Feeds

NASA to programmers: Save the Earth and fatten your wallet

Experts team up with space miners to sponsor asteroid finding algorithm contest

The essential guide to IT transformation

NASA is teaming up with the asteroid-mining wannabes at Planetary Resources to offer $35,000 in prizes in a contest to develop algorithms to detect Near-Earth Objects (NEOs) – asteroids – with the goal of spotting those that might threaten the Earth.

Actually, saving our planet from destruction is but one goal of the Asteroid Data Hunter challenge. The other – and the reason that the asteroid-mining company Planetary Resources of Bellevue, Washington, is putting up the cash for the prizes – is profit.

"Asteroids pose both a possible threat and an opportunity for Earth: they could impact us, causing damage, OR possibly be mined for resources that could help extend our ability to explore the universe," the kickoff announcement of the Asteroid Data Hunter challenge states.

"Current asteroid detection initiatives are only tracking one percent of the estimated objects that orbit the Sun," Planetary Research president Chris Lewicki said when announcing the competition. "We are excited to partner with NASA in this contest to help increase the quantity and knowledge about asteroids that are potential threats, human destinations, or resource rich."

More power to the asteroid miners, say we. Should their desire to exploit the minerals to be found on NEOs save Earth from another Chelyabinsk or worse, God bless 'em. As NASA notes in a video describing their crowd-sourced Asteroid Grand Challenge NEO-detection efforts, "dinosaurs didn't have a space program" – and look what happened to them.

NASA Tournament Lab's Asteroid Grand Challenge

The multi-phase Asteroid Data Hunter challenge will kick off next Monday and if all goes as planned will wrap up this August. Participants are asked to develop "significantly improved algorithms" that can identify asteroids in NASA-provided images captured by a wealth of ground-based telescopes.

Being named top algorithmic asteroid hunter won't be a walk in the park. As NASA explains when outlining the challenge, "The winning solution must increase the detection sensitivity, minimize the number of false positives, ignore imperfections in the data, and run effectively on all computer systems."

The contest – aimed at "citizen scientists" and managed by NASA's Center of Excellence for Collaborative Innovation (CoECI) through the NASA Tournament Lab (NTL) – is divided into two phases of five segments each. Eight of the segments have awards, with first and second-place prizes that range from a $1,400 first prize for, as one example, the Phase 1 - Algorithm Productization challenge, to $250 for second place in the Phase 2 - Invitational Dataset Testing competition.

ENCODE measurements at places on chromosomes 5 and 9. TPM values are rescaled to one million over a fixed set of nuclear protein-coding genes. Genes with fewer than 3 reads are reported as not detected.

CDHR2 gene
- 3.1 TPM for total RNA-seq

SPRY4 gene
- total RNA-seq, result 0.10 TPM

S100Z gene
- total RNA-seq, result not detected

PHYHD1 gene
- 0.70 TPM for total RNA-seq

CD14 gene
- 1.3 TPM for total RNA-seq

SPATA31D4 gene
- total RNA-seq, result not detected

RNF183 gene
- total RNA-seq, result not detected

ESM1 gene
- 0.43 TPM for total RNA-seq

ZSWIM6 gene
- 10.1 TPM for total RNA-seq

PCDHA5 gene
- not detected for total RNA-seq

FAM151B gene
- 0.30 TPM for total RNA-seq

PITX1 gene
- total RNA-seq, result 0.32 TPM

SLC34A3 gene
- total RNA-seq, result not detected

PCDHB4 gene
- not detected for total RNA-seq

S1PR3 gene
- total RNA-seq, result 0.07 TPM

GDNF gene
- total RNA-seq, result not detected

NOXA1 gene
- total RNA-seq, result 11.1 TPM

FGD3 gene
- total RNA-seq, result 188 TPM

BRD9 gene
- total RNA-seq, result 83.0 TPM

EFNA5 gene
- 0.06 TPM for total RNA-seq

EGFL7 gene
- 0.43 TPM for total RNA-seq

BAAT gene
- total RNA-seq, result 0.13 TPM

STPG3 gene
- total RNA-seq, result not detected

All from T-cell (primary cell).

In addition, said citizen scientists who have Reliability Ratings on Topcoder, the platform being used to run the competition, are also eligible for Reliability Bonuses of up to $280 should they win first place in one of the segments.

That may not sound like much, but all rewards are not monetary in this world, eh? Winning first place in the Algorithm Productization challenge: $1,400. Receiving that challenge's Reliability Bonus: $280. Saving the Earth from a civilization-crippling asteroid impact: priceless. ®

Secure remote control for conventional and virtual desktops

More from The Register

next story
Munich considers dumping Linux for ... GULP ... Windows!
Give a penguinista a hug, the Outlook's not good for open source's poster child
The Return of BSOD: Does ANYONE trust Microsoft patches?
Sysadmins, you're either fighting fires or seen as incompetents now
Microsoft cries UNINSTALL in the wake of Blue Screens of Death™
Cache crash causes contained choloric calamity
Time to move away from Windows 7 ... whoa, whoa, who said anything about Windows 8?
Start migrating now to avoid another XPocalypse – Gartner
You'll find Yoda at the back of every IT conference
The piss always taking is he. Bastard the.
HANA has SAP cuddling up to 'smaller partners'
Wanted: algorithm wranglers, not systems giants
prev story

Whitepapers

Endpoint data privacy in the cloud is easier than you think
Innovations in encryption and storage resolve issues of data privacy and key requirements for companies to look for in a solution.
Implementing global e-invoicing with guaranteed legal certainty
Explaining the role local tax compliance plays in successful supply chain management and e-business and how leading global brands are addressing this.
Top 8 considerations to enable and simplify mobility
In this whitepaper learn how to successfully add mobile capabilities simply and cost effectively.
Solving today's distributed Big Data backup challenges
Enable IT efficiency and allow a firm to access and reuse corporate information for competitive advantage, ultimately changing business outcomes.
Reg Reader Research: SaaS based Email and Office Productivity Tools
Read this Reg reader report which provides advice and guidance for SMBs towards the use of SaaS based email and Office productivity tools.